Avoid browser popup blockers

I'm developing an OAuth authentication flow purely in JavaScript and I want to show the user the "grant access" window in a popup, but it gets blocked.

How can I prevent pop up windows created by either window.open or window.showModalDialog from being blocked by the different browsers' pop-up blockers?



The general rule is that popup blockers will engage if window.open or similar is invoked from javascript that is not invoked by direct user action. That is, you can call window.open in response to a button click without getting hit by the popup blocker, but if you put the same code in a timer event it will be blocked. Depth of call chain is also a factor - some older browsers only look at the immediate caller, newer browsers can backtrack a little to see if the caller's caller was a mouse click etc. Keep it as shallow as you can to avoid the popup blockers.


Based on Jason Sebring's very useful tip, and on the stuff covered here and there, I found a perfect solution for my case:

Pseudo code with Javascript snippets:

  1. immediately create a blank popup on user action

    var importantStuff = window.open('', '_blank');

    Optional: add some "waiting" info message. Examples:

    a) An external HTML page: replace the above line with

    var importantStuff = window.open('http://example.com/waiting.html', '_blank');

    b) Text: add the following line below the above one:

    importantStuff.document.write('Loading preview...');
  2. fill it with content when ready (when the AJAX call is returned, for instance)

    importantStuff.location.href = 'http://shrib.com';

Enrich the call to window.open with whatever additional options you need.

I actually use this solution for a mailto redirection, and it works on all my browsers (windows 7, Android). The _blank bit helps for the mailto redirection to work on mobile, btw.

Your experience? Any way to improve this?


In addition Swiss Mister post, in my case the window.open was launched inside a promise, which turned the popup blocker on, my solution was: in angular:

$scope.gotClick = function(){

  var myNewTab = browserService.openNewTab();
        browserService.updateTabLocation(res.url, myNewTab);



this.openNewTab = function(){
     var newTabWindow = $window.open();
     return newTabWindow;

this.updateTabLocation = function(tabLocation, tab) {
     tab.location.href = tabLocation;

this is how you can open a new tab using the promise response and not invoking the popup blocker.


As a good practice I think it is a good idea to test if a popup was blocked and take action in case. You need to know that window.open has a return value, and that value may be null if the action failed. For example, in the following code:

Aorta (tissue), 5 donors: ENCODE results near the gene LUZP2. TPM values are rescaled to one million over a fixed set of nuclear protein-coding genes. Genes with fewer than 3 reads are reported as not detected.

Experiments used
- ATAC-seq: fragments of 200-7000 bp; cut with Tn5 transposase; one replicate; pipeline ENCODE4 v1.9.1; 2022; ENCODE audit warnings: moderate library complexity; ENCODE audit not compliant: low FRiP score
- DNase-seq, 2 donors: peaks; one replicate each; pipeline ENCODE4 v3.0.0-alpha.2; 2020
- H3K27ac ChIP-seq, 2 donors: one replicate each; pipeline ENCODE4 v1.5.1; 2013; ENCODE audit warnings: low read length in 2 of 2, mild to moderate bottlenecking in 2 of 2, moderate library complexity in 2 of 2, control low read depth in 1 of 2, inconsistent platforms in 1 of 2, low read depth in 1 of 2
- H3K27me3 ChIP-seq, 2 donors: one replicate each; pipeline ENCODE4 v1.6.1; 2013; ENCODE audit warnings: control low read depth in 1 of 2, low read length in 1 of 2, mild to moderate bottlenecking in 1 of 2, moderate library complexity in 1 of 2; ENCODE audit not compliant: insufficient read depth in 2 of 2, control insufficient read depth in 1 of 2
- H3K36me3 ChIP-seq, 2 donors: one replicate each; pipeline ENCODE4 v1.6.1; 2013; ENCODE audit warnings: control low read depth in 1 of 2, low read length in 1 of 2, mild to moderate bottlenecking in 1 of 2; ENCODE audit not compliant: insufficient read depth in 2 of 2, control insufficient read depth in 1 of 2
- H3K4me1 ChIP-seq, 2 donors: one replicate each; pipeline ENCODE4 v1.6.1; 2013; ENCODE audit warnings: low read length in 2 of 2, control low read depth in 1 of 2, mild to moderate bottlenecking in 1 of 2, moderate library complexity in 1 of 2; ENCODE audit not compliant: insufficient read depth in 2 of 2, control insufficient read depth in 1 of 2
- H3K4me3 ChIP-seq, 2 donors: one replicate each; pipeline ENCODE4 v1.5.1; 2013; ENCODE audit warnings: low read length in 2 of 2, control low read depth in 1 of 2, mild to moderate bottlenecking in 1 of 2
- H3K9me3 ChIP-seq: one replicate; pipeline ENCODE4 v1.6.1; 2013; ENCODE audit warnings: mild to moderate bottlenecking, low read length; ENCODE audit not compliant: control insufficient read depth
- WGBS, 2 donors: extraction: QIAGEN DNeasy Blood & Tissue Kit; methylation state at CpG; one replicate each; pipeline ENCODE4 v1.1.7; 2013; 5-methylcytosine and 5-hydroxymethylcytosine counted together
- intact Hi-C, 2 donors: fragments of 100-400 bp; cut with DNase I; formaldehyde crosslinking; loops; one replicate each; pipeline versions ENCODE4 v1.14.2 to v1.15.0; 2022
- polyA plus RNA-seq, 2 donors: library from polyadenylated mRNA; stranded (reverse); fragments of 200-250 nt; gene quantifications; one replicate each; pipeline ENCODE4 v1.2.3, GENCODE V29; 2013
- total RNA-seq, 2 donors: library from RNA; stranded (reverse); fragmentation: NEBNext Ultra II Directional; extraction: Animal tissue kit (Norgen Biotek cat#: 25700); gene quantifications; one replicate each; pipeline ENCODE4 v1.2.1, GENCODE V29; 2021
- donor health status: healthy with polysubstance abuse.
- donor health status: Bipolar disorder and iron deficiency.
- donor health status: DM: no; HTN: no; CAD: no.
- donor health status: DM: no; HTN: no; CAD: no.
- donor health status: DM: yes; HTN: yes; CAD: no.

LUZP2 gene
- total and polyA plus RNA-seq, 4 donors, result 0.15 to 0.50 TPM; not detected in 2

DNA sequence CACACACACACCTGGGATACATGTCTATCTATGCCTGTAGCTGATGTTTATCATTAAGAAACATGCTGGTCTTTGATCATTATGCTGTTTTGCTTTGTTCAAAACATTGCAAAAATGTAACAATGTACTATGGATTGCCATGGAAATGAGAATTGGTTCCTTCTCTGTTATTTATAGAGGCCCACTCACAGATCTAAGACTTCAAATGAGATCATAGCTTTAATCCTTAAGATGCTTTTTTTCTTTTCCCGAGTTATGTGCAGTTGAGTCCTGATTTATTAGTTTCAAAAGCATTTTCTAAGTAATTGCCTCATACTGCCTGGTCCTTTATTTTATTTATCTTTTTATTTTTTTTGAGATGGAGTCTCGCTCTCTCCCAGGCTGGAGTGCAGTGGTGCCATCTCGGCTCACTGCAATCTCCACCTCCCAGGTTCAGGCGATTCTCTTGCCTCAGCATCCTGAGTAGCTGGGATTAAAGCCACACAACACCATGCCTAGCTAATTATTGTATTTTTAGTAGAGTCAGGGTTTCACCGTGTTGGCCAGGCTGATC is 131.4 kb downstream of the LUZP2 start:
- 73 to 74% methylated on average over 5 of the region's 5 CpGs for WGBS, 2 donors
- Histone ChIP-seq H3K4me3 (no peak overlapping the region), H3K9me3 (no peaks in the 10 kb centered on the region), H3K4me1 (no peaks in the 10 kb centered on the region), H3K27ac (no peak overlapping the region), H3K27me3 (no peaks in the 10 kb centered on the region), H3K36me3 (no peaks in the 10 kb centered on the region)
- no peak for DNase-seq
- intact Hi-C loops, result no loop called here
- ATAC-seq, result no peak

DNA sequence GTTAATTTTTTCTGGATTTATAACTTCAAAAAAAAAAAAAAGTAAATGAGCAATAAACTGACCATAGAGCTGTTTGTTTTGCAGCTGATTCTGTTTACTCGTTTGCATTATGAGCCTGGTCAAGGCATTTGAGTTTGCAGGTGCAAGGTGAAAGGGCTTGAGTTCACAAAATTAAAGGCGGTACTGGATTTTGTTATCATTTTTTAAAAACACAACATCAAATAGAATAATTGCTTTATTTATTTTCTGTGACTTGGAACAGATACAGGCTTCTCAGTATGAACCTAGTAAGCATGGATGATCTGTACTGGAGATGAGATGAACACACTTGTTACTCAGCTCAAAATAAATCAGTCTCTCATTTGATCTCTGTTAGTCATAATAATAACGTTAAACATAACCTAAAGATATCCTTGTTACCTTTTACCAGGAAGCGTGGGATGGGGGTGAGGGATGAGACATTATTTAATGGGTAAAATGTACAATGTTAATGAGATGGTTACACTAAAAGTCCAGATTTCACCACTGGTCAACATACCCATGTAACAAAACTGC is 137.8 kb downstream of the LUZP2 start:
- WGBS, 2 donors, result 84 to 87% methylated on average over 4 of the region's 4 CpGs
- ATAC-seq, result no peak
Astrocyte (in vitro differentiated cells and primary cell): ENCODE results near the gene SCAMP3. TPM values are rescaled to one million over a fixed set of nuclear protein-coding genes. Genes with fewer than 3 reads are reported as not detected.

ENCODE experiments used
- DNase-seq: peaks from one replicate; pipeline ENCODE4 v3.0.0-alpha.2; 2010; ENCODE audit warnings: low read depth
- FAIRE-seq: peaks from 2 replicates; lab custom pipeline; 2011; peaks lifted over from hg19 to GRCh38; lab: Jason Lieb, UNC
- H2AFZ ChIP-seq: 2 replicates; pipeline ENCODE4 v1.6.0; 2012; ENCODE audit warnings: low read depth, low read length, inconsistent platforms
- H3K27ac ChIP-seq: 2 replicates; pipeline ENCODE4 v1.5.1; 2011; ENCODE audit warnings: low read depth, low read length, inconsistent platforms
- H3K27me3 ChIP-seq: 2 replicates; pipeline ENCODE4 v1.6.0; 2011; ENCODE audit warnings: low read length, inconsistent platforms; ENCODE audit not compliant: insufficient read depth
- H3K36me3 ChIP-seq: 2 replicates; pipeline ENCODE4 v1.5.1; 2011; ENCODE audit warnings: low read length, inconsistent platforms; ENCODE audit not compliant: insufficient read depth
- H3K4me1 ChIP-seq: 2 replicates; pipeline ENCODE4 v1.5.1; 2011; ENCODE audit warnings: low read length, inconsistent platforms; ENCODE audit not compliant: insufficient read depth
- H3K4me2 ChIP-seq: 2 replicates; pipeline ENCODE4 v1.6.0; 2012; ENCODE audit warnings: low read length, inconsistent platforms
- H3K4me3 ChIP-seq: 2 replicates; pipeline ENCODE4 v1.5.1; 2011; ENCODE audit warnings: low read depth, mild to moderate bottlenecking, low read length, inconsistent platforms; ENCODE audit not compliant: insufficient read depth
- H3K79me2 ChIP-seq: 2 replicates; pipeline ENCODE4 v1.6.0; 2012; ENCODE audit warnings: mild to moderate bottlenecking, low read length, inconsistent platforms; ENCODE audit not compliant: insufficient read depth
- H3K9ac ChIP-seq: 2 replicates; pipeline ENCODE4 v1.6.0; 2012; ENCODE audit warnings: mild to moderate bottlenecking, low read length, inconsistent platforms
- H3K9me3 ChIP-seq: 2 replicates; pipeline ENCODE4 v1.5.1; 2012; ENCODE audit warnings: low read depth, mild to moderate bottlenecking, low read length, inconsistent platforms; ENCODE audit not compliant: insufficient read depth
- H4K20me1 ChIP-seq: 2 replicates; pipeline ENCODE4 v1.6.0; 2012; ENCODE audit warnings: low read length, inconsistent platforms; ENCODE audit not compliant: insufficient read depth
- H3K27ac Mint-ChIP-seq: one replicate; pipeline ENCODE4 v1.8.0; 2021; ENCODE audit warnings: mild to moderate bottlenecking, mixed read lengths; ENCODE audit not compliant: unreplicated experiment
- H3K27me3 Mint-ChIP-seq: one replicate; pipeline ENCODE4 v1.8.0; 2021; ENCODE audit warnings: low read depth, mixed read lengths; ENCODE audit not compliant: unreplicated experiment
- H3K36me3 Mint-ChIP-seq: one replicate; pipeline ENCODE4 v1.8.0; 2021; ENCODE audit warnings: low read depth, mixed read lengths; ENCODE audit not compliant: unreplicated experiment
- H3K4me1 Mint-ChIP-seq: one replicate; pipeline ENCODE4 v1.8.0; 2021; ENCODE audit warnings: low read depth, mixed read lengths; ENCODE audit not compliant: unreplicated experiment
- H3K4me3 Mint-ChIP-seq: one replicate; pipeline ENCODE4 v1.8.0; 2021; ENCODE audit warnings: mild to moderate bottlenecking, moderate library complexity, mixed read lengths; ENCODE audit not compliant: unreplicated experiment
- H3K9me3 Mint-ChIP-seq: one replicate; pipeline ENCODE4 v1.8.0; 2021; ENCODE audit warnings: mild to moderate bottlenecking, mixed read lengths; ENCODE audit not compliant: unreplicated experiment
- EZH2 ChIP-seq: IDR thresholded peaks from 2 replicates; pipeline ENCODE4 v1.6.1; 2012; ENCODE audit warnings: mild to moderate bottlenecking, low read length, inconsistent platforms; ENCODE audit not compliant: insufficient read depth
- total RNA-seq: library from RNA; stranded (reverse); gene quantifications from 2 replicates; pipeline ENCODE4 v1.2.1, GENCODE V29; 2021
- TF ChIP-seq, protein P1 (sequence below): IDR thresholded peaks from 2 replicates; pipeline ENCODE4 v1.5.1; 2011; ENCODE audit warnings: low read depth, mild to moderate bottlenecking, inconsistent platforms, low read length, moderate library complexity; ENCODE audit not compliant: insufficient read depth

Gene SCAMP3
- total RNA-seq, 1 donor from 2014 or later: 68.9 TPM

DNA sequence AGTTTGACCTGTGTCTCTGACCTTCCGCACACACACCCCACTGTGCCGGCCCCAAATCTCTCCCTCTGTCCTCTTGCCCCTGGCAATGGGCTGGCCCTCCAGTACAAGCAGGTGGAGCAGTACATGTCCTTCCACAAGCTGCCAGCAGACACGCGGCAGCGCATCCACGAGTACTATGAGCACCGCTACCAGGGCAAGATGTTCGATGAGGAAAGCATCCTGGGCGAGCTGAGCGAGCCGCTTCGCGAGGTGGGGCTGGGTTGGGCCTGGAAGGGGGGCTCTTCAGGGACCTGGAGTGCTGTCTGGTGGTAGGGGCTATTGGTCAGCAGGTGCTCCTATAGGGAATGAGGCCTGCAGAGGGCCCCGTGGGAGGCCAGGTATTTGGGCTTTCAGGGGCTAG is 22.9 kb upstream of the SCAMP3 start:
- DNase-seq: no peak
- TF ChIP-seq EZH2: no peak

function pop(url,w,h) {
    if(n==null) {
        return true;
    return false;

if the popup is blocked, window.open will return null. So the function will return false.

As an example, imagine calling this function directly from any link with target="_blank": if the popup is successfully opened, returning false will block the link action, else if the popup is blocked, returning true will let the default behavior (open new _blank window) and go on.

<a href="http://whatever.com" target="_blank" onclick='return pop("http://whatever.com",300,200);' >

This way you will have a popup if it works, and a _blank window if not.

If the popup does not open, you can:

  • open a blank window like in the example and go on
  • open a fake popup (an iframe inside the page)
  • inform the user ("please allow popups for this site")
  • open a blank window and then inform the user etc..

from Google's oauth JavaScript API:


See the area where it reads:

Setting up Authentication

The client's implementation of OAuth 2.0 uses a popup window to prompt the user to sign-in and approve the application. The first call to gapi.auth.authorize can trigger popup blockers, as it opens the popup window indirectly. To prevent the popup blocker from triggering on auth calls, call gapi.auth.init(callback) when the client loads. The supplied callback will be executed when the library is ready to make auth calls.

I would guess its relating to the real answer above in how it explains if there is an immediate response, it won't trip the popup alarm. The "gapi.auth.init" is making it so the api happens immediately.

Practical Application

I made an open source authentication microservice using node passport on npm and the various passport packages for each provider. I used a standard redirect approach to the 3rd party giving it a redirect URL to come back to. This was programmatic so I could have different places to redirect back to if login/signup and on particular pages.




I tried multiple solutions, but his is the only one that actually worked for me in all the browsers

let newTab = window.open(); newTab.location.href = url;


I didn't want to make the new page unless the callback returned successfully, so I did this to simulate the user click:

function submitAndRedirect {
  apiCall.then(({ redirect }) => {
      const a = document.createElement('a');
      a.href = redirect;
      a.target = '_blank';

The easiest way to get rid of this is to:

  1. Dont use document.open().
  2. Instead use this.document.location.href = location; where location is the url to be loaded

Ex :

function loadUrl(location)
this.document.location.href = location;

<div onclick="loadUrl('company_page.jsp')">Abc</div>

This worked very well for me. Cheers


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